An attractive young woman is murdered: the investigation into her death exposes deep corruption among the local power elites, and pushes those tasked with finding her killer into emotional meltdown. I’m talking, of course, about Forbrydelsen, aka The Killing, the Danish TV noir that’s made Fair Isle jumpers almost cool.
But it’s also the basic plot of Twin Peaks: for Nanna Birk Larsen in the boot of a car, read Laura Palmer in a plastic sheet; for Sarah Lund’s obsession for justice, there’s Dale Cooper’s descent into doughnut-fuelled madness. The two shows also share a structure in which each episode represents one day in the investigation. And the inevitable US remake of The Killing transfers the action from Copenhagen to Washington state, the setting for Lynch’s deranged masterpiece.
Talking of remakes, remember State of Play? A journalist played by John Simm (or, if you prefer, Russell Crowe) finds his loyalties torn when Sonia, the researcher/lover of his politician friend David Morrissey (or Ben Affleck), dies in mysterious circumstances, with all fingers pointing to a ruthless conspiracy of government and business interests.
State of Play in turn was clearly influenced by the 80s drama Edge of Darkness, in which a policeman, Craven, played by Bob Peck (Mel Gibson in the unnecessary remake) seeks the killer of his activist daughter; the money/power nexus in this case having modish nuclear overtones, which combine with Craven’s own grief and obsession, and ultimately destroy him. The writer’s original intention, to have Craven demonstrate his eco-credentials by turning into a tree, was thwarted in the broadcast version, but is it too fanciful to see this as a precursor to Lynch’s Log Lady?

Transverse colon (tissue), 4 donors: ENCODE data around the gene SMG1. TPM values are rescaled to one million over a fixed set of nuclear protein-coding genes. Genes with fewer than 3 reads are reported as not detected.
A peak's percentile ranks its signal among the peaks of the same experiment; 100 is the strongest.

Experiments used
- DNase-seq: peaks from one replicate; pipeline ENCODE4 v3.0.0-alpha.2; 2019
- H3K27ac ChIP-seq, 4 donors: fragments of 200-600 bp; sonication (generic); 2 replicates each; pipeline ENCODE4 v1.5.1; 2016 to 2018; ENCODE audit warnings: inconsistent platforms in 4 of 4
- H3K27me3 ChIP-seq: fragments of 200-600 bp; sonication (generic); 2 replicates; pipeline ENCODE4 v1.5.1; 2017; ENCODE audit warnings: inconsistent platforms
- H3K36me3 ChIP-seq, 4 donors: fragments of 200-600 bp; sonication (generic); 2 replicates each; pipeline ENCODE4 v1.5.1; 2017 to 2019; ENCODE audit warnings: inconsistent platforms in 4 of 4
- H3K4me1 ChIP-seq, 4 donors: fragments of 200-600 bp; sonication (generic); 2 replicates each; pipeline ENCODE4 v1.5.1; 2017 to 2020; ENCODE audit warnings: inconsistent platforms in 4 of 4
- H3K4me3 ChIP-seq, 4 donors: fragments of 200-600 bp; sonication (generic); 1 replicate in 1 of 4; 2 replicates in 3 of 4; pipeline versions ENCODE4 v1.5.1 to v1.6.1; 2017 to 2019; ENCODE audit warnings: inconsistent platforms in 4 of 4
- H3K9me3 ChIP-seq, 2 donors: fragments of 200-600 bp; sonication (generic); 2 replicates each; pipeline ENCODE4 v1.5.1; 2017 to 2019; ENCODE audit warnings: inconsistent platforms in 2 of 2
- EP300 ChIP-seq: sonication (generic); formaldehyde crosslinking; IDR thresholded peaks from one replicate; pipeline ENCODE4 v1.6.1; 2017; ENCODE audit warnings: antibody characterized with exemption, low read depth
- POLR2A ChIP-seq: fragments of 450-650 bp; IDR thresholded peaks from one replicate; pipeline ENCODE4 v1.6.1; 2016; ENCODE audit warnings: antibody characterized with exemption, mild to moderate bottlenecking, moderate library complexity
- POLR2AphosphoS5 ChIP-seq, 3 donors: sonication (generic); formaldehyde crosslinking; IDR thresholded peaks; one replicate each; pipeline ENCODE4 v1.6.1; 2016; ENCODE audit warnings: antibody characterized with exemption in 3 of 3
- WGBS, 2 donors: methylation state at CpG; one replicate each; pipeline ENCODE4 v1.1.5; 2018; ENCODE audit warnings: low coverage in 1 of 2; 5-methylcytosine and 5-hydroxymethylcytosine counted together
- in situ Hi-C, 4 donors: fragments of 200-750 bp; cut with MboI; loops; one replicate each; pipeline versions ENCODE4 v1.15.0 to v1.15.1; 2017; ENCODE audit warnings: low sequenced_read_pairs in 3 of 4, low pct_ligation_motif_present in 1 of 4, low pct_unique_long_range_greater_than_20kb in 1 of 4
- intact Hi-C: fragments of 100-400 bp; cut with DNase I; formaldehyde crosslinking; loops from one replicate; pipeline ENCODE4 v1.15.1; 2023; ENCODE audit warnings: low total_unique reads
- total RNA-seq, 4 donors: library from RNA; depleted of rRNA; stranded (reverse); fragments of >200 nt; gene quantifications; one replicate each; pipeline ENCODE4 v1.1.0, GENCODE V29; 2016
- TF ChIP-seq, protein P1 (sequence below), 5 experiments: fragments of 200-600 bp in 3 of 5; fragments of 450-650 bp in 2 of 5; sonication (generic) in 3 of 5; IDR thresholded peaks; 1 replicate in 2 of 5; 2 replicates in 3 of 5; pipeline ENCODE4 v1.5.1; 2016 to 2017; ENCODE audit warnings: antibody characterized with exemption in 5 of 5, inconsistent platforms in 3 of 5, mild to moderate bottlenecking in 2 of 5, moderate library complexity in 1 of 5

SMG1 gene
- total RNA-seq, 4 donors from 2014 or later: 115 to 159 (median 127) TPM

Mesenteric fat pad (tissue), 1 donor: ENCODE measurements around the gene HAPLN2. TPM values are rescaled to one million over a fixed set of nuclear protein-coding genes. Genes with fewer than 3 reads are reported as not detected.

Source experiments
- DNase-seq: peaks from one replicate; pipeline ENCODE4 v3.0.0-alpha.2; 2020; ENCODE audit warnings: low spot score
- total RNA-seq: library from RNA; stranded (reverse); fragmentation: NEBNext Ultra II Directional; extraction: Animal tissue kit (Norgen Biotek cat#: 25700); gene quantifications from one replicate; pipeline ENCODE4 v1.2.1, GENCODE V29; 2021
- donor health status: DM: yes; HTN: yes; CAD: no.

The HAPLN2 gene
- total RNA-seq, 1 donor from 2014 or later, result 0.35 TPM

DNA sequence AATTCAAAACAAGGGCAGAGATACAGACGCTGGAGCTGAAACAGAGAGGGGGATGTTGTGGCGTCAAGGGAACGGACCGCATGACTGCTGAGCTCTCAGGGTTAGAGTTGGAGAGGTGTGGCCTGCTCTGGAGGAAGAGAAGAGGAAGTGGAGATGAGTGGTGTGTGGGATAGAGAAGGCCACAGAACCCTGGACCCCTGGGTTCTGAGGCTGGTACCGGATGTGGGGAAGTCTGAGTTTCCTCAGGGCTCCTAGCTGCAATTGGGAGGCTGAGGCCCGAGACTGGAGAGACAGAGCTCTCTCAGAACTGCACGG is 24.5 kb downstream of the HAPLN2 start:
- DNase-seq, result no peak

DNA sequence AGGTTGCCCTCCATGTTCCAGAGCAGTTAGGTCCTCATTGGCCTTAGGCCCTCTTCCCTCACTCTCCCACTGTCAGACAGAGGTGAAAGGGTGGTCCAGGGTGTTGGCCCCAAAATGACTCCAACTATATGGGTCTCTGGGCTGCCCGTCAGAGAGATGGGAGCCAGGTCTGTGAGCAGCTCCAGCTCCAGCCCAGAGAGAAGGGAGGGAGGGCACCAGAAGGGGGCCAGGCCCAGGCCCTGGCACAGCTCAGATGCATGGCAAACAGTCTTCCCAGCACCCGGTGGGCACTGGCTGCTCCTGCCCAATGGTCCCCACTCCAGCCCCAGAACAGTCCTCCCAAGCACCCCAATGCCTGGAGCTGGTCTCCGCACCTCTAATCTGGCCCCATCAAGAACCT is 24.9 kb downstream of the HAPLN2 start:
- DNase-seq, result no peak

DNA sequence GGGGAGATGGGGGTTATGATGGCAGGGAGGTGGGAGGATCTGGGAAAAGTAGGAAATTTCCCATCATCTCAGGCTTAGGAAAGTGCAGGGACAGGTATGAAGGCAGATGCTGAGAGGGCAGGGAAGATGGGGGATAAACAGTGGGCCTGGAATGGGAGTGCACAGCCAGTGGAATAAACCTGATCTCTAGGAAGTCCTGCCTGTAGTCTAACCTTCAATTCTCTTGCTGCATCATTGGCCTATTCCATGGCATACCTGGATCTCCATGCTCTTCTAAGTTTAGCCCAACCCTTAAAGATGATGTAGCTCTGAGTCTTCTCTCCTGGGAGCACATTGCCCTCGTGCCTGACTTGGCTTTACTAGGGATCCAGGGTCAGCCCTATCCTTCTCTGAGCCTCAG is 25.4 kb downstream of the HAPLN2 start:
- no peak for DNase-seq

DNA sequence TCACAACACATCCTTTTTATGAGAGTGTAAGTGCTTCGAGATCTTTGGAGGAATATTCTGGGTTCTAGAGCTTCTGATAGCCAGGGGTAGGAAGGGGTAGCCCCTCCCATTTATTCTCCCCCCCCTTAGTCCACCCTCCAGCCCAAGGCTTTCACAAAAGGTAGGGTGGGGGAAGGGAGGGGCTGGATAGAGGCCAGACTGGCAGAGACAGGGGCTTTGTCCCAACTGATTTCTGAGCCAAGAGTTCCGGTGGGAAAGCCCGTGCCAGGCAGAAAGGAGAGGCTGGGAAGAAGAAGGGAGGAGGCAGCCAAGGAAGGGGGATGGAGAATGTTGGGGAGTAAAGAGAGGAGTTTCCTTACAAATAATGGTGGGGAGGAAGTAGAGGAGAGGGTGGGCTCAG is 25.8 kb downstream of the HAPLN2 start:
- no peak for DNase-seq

And, for the real geeks, how about the first season of Steven Bochco’s Murder One, in which the death of 15-year-old party girl Jessica Costello draws unwelcome attention to the activities of too-smooth plutocrat Richard Cross (Stanley Tucci) and ultimately wrecks the marriage of attorney Ted Hoffman (Daniel Benzali)? Like Twin Peaks, Murder One was ultimately stymied by the network’s convinction that viewers didn’t have the intelligence and/or attention span to follow such a complex plot; in common with The Killing, later episodes begin with a plot recap that actually confuses more than it explains.
Several other things unite the five shows. One is the definite sense of place in each one: the rainy, dark glumness of Copenhagen; the lonely claustrophobia of Twin Peaks; London’s grimy bustle; the Yorkshire Moors and their brutal beauty; the nasty gloss of Los Angeles. Partly because of this, the identity of the killer isn’t ultimately the most important thing in any of the stories. Like the inhabitants of David Simon’s Baltimore, or Thomas Hardy’s Wessex, the victims and killers and investigators and avengers are essentially the playthings of their environment.
And in each of the five narratives, the victim is barely a character in her own right: each woman exists simply to be killed, like a virgin bred for sacrifice. Only Emma Craven (Joanne Whalley), in Edge of Darkness, has a chance to register her own identity before she is gunned down. And yet each one reaches out beyond the grave: Nanna, Sonia and Jessica have each been captured on video, offering significant evidence to those seeking to solve their murders; Emma reappears in ghostly form, like an incestuous Cathy to her father’s brooding Heathcliff; and Laura Palmer reappears in the guise of her doppelganger cousin, Maddy Ferguson. (Apparently, Lynch cast Sheryl Lee as Laura simply because she made a good-looking corpse, but then created the character of Maddy when it turned out she could act as well.)
So, if it’s all been done before, what’s so groundbreaking about The Killing? Must be that jumper after all.